It was Audrey’s idea: a picnic in the park. She boxed up sandwiches, bread-and-butter pickles, red grapes and oatmeal cookies. Found the old checked tablecloth in the back of the linen drawer.
Never mind that it was 50 degrees and raining with wind gusts to 20mph. Carl and Audrey wore parkas. Joe and Evan had warmer things to do.
“It’s okay,” Audrey said. “It’s not a birthday party.”
“No, it’s the Mariners and the Rays,” Carl said. “Which I can easily record and watch later. Let’s go.”
• • • • •
The Ferris wheel stood empty over the carnival area, closed for the night. Audrey and Carl sat in the truck. The windshield wipers swished every few seconds.
“How’re you doing?” he asked.
“Good.” She looked straight ahead at the trees.
“Are you gonna look at it?”
“You don’t have to.”
The sky was brightening, clouds were tumbling pink. Audrey drummed her fingers on her leg, then took a quick peek at the Ferris wheel. She took another peek, this time a bit longer. She looked at Carl and back at the wheel.
“Well?” Carl asked.
“Nothing,” she said. “I think I’m okay. I don’t know what was going on yesterday, but I’m fine.”
“That’s great, hon. Maybe it was just something you ate, or an allergic—” as Audrey jumped out the door “—reaction. Audrey?”
He caught up with her halfway to the giant wheel. Rain pelted their faces. “Hon, come on over here,” he said, and pulled her by the hand to the picnic shelter. She couldn’t take her eyes off the carnival ride.
“It’s actually very beautiful,” she said. “George Ferris would be proud.”
“Ferris was a guy?”
“Yes, Ferris was a guy. A civil engineer. He was only thirty-two when he designed his big wheel and convinced them to build it for the 1893 World Columbian Exposition in Chicago. It was two hundred and sixty-four feet tall. What does this one hold, maybe a hundred people? His held over two thousand people. I mean, it was an incredible achievement, and some people thought it outclassed the Eiffel Tower. Of course, the Eiffel Tower is still standing and his wheel was demolished. Luckily he died before that happened, bankrupt and alone at the age of thirty-seven.”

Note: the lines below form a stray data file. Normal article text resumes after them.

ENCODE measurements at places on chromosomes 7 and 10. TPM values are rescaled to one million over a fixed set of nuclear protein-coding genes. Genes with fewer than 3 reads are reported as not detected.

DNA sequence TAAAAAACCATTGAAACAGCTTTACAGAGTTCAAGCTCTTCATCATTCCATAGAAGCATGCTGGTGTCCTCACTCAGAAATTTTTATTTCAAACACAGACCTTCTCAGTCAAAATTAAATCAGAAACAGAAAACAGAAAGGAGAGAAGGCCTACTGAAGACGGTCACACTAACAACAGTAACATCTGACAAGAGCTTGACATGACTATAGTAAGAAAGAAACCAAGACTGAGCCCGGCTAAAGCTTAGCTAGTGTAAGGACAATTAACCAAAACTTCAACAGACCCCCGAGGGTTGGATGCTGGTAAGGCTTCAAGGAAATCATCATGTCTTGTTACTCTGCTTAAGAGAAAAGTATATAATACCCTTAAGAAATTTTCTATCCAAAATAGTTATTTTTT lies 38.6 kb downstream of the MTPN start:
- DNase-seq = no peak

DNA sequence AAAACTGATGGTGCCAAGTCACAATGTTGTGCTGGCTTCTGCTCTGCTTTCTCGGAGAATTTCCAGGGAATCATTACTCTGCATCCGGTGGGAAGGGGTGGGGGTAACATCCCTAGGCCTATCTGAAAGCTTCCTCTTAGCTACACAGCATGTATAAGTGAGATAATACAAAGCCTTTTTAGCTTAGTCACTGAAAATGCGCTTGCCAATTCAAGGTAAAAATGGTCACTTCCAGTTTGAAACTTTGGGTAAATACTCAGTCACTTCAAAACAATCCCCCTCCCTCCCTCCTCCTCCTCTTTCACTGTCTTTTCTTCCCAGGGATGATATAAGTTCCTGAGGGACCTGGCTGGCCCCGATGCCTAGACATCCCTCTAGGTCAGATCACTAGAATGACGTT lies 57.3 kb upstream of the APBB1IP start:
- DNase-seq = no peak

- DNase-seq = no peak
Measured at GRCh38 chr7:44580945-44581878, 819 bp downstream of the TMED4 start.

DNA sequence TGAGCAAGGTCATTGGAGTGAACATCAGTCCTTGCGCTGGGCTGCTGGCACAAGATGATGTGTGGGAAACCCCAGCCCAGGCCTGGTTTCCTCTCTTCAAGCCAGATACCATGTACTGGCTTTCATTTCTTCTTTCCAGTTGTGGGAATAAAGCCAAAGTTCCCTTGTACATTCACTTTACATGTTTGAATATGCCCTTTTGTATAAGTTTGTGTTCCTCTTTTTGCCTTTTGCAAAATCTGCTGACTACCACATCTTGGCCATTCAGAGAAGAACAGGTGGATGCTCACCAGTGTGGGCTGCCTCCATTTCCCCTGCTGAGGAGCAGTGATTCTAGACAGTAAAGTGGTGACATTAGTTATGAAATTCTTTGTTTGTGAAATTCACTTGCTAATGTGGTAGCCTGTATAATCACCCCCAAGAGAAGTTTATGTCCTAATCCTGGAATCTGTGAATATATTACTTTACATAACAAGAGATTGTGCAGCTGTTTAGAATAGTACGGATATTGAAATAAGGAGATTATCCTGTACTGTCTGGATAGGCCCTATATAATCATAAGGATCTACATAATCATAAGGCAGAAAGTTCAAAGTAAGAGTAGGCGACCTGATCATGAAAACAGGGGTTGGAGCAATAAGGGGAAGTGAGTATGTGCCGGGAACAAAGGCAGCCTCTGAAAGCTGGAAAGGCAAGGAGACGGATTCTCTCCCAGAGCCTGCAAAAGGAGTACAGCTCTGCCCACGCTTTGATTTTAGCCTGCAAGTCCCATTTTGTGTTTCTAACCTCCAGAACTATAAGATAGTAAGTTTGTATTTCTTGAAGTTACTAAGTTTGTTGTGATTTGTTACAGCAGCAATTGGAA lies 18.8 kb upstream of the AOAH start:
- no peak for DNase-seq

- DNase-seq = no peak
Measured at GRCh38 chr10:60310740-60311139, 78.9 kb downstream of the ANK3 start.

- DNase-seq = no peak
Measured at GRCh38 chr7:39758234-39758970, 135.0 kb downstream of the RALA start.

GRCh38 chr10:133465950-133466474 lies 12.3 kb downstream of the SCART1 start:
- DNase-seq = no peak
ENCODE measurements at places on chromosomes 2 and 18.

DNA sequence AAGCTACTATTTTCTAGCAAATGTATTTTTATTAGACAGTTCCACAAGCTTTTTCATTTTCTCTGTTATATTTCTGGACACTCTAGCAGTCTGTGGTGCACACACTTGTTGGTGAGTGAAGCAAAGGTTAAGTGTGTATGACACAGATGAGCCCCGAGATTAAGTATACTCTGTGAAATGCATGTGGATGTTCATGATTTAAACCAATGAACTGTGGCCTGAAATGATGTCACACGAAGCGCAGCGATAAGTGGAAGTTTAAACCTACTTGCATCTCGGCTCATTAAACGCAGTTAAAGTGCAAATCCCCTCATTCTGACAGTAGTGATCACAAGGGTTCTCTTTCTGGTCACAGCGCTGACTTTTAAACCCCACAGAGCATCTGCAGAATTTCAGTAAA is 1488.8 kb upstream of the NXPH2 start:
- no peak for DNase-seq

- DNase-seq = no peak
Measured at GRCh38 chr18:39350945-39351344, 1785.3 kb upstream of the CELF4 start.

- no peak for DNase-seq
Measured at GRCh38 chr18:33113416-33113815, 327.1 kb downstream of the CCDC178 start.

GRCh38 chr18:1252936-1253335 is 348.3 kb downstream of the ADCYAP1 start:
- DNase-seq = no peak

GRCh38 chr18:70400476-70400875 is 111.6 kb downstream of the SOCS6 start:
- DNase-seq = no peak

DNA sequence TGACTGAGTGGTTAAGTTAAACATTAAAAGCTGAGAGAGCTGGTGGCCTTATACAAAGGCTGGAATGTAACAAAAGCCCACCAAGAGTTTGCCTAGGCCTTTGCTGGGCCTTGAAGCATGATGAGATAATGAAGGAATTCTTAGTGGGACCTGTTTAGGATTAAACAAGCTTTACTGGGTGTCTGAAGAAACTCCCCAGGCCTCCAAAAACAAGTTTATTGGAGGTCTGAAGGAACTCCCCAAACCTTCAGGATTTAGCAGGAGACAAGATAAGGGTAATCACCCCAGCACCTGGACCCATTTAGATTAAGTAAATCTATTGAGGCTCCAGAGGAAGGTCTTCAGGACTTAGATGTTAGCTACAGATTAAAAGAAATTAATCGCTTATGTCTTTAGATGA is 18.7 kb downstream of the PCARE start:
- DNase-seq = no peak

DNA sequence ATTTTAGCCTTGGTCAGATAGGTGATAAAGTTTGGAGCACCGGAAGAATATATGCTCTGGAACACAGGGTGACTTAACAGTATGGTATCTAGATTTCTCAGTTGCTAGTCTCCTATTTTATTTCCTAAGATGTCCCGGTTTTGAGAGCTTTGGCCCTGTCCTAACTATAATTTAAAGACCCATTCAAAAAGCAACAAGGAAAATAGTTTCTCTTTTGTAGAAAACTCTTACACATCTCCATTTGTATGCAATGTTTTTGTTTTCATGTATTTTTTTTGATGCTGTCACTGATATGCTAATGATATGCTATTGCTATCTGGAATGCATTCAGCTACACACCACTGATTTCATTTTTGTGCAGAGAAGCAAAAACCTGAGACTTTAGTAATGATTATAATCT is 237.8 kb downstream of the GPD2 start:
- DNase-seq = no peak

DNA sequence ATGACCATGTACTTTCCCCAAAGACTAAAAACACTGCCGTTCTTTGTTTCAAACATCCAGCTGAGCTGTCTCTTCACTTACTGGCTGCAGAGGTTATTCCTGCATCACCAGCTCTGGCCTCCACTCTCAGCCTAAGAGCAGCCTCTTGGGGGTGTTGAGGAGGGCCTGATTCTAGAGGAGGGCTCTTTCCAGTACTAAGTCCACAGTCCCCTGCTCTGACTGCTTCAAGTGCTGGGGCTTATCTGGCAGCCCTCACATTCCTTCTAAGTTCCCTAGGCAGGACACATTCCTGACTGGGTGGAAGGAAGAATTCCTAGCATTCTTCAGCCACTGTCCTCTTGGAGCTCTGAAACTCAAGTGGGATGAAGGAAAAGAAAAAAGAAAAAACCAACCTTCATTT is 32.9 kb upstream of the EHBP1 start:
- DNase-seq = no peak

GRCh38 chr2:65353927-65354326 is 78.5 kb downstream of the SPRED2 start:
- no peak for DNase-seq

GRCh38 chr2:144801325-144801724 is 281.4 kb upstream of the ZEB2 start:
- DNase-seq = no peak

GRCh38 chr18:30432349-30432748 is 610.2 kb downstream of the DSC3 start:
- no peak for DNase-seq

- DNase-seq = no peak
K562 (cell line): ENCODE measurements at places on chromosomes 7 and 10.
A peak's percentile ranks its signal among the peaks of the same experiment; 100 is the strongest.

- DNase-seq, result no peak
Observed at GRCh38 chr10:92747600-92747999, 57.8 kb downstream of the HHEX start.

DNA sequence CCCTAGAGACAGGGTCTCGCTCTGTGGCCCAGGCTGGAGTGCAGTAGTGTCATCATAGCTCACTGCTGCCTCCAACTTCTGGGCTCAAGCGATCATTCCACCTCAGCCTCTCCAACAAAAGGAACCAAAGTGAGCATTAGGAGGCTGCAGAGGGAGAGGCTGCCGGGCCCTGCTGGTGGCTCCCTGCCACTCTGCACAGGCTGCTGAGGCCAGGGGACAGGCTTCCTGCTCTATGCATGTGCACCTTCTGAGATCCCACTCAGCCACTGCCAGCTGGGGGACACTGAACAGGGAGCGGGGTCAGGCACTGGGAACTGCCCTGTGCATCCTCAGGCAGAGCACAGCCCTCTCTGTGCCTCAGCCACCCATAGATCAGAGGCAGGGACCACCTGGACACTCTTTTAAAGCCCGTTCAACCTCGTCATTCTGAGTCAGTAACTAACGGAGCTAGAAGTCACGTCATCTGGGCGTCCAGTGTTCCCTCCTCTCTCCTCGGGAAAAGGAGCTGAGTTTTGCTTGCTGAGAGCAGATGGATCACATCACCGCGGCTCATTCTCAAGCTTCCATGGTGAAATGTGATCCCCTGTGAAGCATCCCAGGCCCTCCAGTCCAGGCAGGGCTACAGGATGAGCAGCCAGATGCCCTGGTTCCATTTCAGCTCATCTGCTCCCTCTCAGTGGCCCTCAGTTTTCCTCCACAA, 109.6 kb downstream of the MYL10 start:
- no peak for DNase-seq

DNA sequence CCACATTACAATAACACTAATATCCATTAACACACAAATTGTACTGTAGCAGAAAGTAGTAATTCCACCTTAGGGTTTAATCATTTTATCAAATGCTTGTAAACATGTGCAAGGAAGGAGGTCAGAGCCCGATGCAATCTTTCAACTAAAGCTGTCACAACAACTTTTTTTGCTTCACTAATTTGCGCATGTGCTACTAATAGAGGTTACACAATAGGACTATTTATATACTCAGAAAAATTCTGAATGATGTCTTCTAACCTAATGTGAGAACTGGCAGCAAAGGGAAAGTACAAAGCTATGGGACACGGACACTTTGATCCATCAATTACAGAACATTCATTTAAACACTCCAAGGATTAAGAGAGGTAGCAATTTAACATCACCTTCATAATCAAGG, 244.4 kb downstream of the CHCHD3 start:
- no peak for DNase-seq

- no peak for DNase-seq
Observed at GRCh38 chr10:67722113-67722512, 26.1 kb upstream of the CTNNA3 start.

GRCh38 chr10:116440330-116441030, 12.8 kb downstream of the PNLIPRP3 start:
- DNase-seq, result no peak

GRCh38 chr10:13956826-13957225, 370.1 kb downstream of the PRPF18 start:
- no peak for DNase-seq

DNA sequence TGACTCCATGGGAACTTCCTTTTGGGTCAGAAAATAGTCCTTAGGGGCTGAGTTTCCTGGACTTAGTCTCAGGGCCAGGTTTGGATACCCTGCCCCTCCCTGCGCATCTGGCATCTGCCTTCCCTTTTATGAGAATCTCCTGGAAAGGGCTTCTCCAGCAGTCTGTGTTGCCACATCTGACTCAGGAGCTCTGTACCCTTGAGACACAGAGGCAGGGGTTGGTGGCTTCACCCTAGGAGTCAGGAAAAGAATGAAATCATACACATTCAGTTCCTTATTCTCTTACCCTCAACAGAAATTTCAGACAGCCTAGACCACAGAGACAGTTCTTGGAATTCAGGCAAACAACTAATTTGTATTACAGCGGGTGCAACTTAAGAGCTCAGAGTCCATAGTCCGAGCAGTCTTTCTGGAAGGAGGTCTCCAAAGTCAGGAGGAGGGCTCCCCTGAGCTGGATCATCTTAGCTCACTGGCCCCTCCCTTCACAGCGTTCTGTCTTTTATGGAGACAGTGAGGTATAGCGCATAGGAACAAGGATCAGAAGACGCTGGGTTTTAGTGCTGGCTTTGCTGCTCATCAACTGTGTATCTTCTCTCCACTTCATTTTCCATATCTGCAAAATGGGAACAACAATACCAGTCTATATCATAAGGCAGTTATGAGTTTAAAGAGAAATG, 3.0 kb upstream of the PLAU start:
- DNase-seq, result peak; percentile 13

“Oh, yeah, lucky. You spent all day on Wikipedia, didn’t you?”
“Did you look up Ferris wheel phobia?”
“I tried, but apparently there is no such thing.”
“Huh. So maybe… maybe you got a concussion from the typewriter.”
“It hit my leg, not my head. No, nothing happened at all. I ran into Evan with his new girlfriend. I mean, she’s lovely… you should hear her play… I don’t know, maybe it was the typewriter, because that’s why I went out and saw Evan and saw Danni and saw the Ferris wheel… do you think George Ferris ever took the day off and rode his own invention?”
Carl hugged her. He suggested they continue their talk in the truck and eat sandwiches. Once back in the truck, he suggested they go on home so they could eat sandwiches with a beer. Once nestled into the couch with sandwiches and a beer, and after watching Seattle fall again to Tampa Bay, Carl suggested that perhaps Audrey had transferred her post-parental anxiety onto the giant wheel of fortune which had appeared surreptitiously at the park.
“Post-parental anxiety?” she asked.
“I made it up. But it means—” He stretched.
“It means you did a good job, dear, and now it’s time to pass the cookies. Thanks.”
©2010 Pam Wells